The Muskwa Kechika Joint Project is a testament to the great things that can happen when people work together. This innovative partnership led to significant improvements to the area. Many people in the agencies involved contributed to the success of the project. A special mention was made for the hard work and stalwart efforts of Garry Davies. Teck Cominco, has demonstrated leadership in the mining industry and exemplary stewardship through their reclamation efforts.
2005 COAL MINING CITATION
The Citation for outstanding achievement for reclamation at a coal mine was awarded to Elk Valley Coal Corporation for its work at Fording River Operations.
Fording River Operations has conducted a very well founded reclamation program that dates back several decades. Research into the establishment of productive forests on the waste rock dumps has been ongoing since the early days of mining. Today stands of established forest serve as excellent cover for elk and will also provide an effective forest cover into the future.
Fording River Operations has placed an important priority on the re-establishment of fish and wildlife habitat. From the creation of a ground water channel in an old gravel extraction area to the development of shrub species on the steep slopes of the proposed winter ranges, the wildlife reclamation work at the mine shows an important understanding of key ecological elements and a dedication to detail. The Fording River mine currently supports a diversity of wildlife including elk, bears, sheep and a host of other species.
The greenhouse and woody species production facilities provide planting stock for the Fording River Operations as well as the other Elk Valley Coal operations. A diversity of woody species is being produced at the mine that will lead to the re-establishment of productive ecosystems in the years ahead. Stands of grasses and legumes currently provide nutritious forage for the large number of ungulates on the property.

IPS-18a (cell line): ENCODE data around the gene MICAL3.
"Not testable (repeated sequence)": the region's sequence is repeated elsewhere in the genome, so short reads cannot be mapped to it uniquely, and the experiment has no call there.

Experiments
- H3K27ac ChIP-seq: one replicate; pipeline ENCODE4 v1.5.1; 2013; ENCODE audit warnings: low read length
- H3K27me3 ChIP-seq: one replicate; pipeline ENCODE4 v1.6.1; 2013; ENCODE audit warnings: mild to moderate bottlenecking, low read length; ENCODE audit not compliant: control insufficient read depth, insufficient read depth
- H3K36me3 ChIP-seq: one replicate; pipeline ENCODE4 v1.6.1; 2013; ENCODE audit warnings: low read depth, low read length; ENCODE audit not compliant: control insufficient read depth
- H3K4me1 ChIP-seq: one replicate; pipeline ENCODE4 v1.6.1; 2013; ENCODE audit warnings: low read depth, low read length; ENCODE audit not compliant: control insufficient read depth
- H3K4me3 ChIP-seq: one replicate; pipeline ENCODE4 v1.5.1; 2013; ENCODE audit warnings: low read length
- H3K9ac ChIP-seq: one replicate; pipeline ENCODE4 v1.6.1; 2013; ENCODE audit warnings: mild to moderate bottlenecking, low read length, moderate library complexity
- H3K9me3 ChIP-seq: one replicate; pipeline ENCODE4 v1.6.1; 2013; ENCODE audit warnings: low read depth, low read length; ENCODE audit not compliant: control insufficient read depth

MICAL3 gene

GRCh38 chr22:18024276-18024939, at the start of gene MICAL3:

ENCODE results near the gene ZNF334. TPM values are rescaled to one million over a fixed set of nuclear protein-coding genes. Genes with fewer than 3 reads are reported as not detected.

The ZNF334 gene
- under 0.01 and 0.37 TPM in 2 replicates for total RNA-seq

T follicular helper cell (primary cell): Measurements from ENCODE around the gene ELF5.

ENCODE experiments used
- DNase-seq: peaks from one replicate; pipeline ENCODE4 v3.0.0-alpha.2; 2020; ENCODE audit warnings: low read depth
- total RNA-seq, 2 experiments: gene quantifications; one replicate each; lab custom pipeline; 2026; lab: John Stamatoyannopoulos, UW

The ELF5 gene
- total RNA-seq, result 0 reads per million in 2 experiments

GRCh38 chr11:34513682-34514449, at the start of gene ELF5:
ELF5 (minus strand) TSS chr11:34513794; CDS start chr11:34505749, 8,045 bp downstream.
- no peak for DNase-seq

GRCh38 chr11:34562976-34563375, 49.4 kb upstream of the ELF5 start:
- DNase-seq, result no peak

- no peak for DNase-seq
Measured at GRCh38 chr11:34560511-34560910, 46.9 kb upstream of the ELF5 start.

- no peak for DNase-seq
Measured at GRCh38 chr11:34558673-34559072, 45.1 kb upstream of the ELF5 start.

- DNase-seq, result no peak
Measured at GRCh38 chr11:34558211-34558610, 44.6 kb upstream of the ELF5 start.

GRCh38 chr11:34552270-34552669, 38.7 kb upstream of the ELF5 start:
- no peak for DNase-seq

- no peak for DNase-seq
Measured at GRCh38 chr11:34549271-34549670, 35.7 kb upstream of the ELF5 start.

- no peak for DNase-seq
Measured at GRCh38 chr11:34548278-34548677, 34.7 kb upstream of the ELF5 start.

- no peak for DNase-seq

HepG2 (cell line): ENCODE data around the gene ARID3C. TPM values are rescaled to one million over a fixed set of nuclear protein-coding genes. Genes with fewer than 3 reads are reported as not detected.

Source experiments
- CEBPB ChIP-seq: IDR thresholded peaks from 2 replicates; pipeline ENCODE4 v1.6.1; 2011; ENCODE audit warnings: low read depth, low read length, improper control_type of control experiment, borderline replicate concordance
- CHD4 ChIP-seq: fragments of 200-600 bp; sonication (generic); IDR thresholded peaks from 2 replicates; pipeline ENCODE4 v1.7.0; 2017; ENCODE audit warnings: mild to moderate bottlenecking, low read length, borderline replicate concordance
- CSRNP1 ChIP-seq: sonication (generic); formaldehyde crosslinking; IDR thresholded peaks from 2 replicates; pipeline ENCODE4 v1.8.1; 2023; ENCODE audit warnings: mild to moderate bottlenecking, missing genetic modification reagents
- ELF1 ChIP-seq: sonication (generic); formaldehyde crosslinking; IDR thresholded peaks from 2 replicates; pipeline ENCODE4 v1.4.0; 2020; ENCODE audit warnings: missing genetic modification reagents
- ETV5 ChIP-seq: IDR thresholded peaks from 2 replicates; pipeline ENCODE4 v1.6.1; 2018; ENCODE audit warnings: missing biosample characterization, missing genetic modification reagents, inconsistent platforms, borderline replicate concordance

Resloping of waste rock dumps continues to be the major challenge at the Fording River Operations. Although legacies from earlier mining continue to present a challenge, innovative waste placement methods help to reduce the costs associated with this activity. Elk Valley Coal Corp. continues to demonstrate its long-term commitment to successful reclamation at Fording River.
2005 MINERAL EXPLORATION CITATION
The Citation for outstanding achievement for reclamation at a mineral exploration site was awarded to Noranda Inc. for their work on the Kerr-Sulphurets property.
The Kerr-Sulphurets property is a very remote, high alpine property, nestled amongst the glaciers, 65 kilometers northwest of Stewart. Noranda recently acquired the property and moved swiftly to clean up the extensive Kerr drilling sites and access trails that resulted from exploration by many companies over the years.
The site posed significant challenges and expense due to its remote location. All of the reclamation work had to be helicopter supported; this included the breakdown and transport of major equipment to complete the work. Virtually all of the roads and trails were reclaimed including some which were very difficult to access. Significant erosion problems were remedied and the recontouring work in the alpine is considered exceptional. Large amounts of wire, steel, barrels and other scrap were also removed from the site. There are now no major outstanding liabilities associated with this site.
Noranda Inc. and its contractors demonstrated an environmentally responsible attitude in doing the work, and not only met, but exceeded, the requirements of the Health Safety and Reclamation Code on the Kerr-Sulphurets property.